I was seven years old in 1970, the year that Rankin/Bass produced the holiday special Santa Claus Is Coming to Town. I watched it that year and every year thereafter. I knew nothing about claymation or stop-motion production; I just knew that I loved the wonderful story that answers all the questions about Santa Claus. I could sing "Put One Foot in Front of the Other" right along with Mickey Rooney.
That Christmas special, like its predecessor Rudolph the Red-Nosed Reindeer, essentially takes the lyrics to a classic Christmas song and brings them to life, creating an entire story around the words to a song. Details are added as needed to complete the legend, and viewers can learn everything from why Kris Kringle wears a red suit and how reindeer fly to why Santa comes down the chimney and why he lives at the North Pole. It's a magical story, if a bit far-fetched.
And then there's other Christmas story--the one about the birth of Christ. Sometimes I wonder if we might do the same thing to the Jesus story that we do to the Santa story. The truth is, we don't really know too many details about the birth of Christ. We know that Mary and Joseph were from Nazareth, and that they had to travel to Bethlehem register for the census, and that Mary was just about ready to give birth when the couple arrived in Bethlehem. We know that there were no accommodations available for them and that they took shelter in a stable. We know that the baby Jesus was born in the stable and that Mary laid him in the animals' feeding trough. And we know that shepherds who were guarding their sheep in the fields nearby heard about the baby's birth from an angel who appeared to them. The angel told the shepherds about the birth of the baby and told them that he was the Savior. The angel also told the shepherds that they could go to Bethlehem and see the baby Jesus for themselves, and that Jesus would be wrapped in cloths and lying in a manger.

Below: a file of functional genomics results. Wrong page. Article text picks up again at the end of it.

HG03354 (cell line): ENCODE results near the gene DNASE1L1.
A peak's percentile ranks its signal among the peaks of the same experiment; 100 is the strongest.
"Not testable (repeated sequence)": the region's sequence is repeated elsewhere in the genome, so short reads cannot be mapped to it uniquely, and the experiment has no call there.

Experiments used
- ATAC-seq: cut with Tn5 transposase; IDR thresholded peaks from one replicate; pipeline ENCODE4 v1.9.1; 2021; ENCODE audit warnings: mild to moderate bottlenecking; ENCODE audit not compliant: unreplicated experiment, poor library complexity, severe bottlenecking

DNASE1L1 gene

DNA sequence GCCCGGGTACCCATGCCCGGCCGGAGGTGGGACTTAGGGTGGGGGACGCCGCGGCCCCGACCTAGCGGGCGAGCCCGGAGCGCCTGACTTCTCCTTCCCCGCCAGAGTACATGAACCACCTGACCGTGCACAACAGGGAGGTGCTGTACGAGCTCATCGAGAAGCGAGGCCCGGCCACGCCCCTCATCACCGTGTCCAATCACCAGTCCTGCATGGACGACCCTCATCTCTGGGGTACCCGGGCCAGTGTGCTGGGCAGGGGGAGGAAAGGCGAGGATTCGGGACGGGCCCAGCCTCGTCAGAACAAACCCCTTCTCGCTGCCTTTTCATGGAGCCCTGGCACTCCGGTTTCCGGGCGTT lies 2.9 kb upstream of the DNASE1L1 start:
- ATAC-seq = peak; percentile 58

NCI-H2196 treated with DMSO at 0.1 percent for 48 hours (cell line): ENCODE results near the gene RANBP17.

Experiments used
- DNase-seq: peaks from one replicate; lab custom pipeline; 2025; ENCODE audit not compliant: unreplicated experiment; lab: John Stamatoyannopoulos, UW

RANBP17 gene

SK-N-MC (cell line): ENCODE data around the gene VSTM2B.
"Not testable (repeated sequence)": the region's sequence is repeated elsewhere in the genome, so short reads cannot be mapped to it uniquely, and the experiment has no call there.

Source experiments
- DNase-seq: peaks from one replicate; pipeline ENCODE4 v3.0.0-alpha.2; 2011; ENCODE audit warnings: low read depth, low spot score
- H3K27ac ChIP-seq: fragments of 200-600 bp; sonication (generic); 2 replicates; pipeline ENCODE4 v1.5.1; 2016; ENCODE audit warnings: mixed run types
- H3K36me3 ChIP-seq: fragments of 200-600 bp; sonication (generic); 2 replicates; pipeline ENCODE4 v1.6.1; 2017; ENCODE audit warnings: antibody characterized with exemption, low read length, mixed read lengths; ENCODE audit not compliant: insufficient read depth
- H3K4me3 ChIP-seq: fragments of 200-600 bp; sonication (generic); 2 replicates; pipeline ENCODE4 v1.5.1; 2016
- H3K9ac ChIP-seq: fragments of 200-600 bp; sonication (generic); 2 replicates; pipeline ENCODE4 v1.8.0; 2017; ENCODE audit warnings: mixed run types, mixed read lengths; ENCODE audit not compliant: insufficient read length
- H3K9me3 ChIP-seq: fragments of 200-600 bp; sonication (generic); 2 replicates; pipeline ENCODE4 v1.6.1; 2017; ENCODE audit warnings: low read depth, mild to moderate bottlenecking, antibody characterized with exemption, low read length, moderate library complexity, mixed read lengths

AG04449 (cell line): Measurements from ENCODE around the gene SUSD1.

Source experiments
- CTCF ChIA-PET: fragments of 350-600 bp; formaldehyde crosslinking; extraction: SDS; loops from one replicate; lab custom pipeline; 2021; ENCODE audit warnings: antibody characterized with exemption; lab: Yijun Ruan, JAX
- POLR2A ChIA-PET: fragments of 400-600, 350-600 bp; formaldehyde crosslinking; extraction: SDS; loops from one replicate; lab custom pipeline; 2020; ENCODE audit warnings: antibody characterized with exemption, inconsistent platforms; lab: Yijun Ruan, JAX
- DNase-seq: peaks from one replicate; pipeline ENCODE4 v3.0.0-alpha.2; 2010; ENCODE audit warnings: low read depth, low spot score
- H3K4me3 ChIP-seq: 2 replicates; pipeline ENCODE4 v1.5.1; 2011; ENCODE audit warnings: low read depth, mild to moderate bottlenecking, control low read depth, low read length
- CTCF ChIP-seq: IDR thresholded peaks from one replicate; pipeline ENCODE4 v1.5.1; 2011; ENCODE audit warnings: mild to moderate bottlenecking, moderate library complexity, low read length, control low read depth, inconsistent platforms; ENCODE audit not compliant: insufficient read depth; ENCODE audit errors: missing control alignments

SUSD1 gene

The Christmas story is such an important one that we long for more details. Scholars who have studied Jewish history during the time of the Romans have given us bits of information that we've woven into the story in various ways. We've been able to make logical inferences about some parts of the story. And then we've given the whole thing a date on the calendar and added some sweet little bits like the legend of a little drummer boy who plays for the baby.
As I watched those Rankin/Bass classics with my kids this Christmas season, it occurred to me how heartwarming it is to know the "whole story" of Santa Claus. Of course we know it's just a story, albeit a sweet one. And I wondered if perhaps we forget that the story of Jesus is more than just a sweet legend. Perhaps the Christmas story is so familiar to us that we're in danger of forgetting just how amazing it is. God had many reasons for sending Jesus to live on earth. As I reflect upon the Christmas story, I find myself thinking that those who don't believe in the truth of the story might find it just as far-fetched as the Santa legends.
You know, it really is an unusual story. We tend to fancy it up a bit, but it's actually pretty earthy. I mean, if the Lord of all Creation decided to send His Son to live on earth, wouldn't he do it differently? Wouldn't a Messiah enter the world in a much grander way? The answer would seem to be yes--so much so that many people just can't believe the humility of the true story.
I wonder: have our efforts to make this story grand been a good thing? Or would we do better to admit that the story IS unusual?
This Christmas, I couldn't help but think about the fact that the whole story of Jesus is one that would be easy to disbelieve. It would be easy to dismiss it as just a sweet story: fun to sing about at Christmastime, but nothing more. And now Christmas is over for another year. Stockings have been filled and emptied; presents have been unwrapped; Christmas dinners have been eaten. Time to pack away the decorations and the holiday movies for another year.
But that baby really was the Son of God. And unlike the Santa legends, this story is true.
Believe it or not.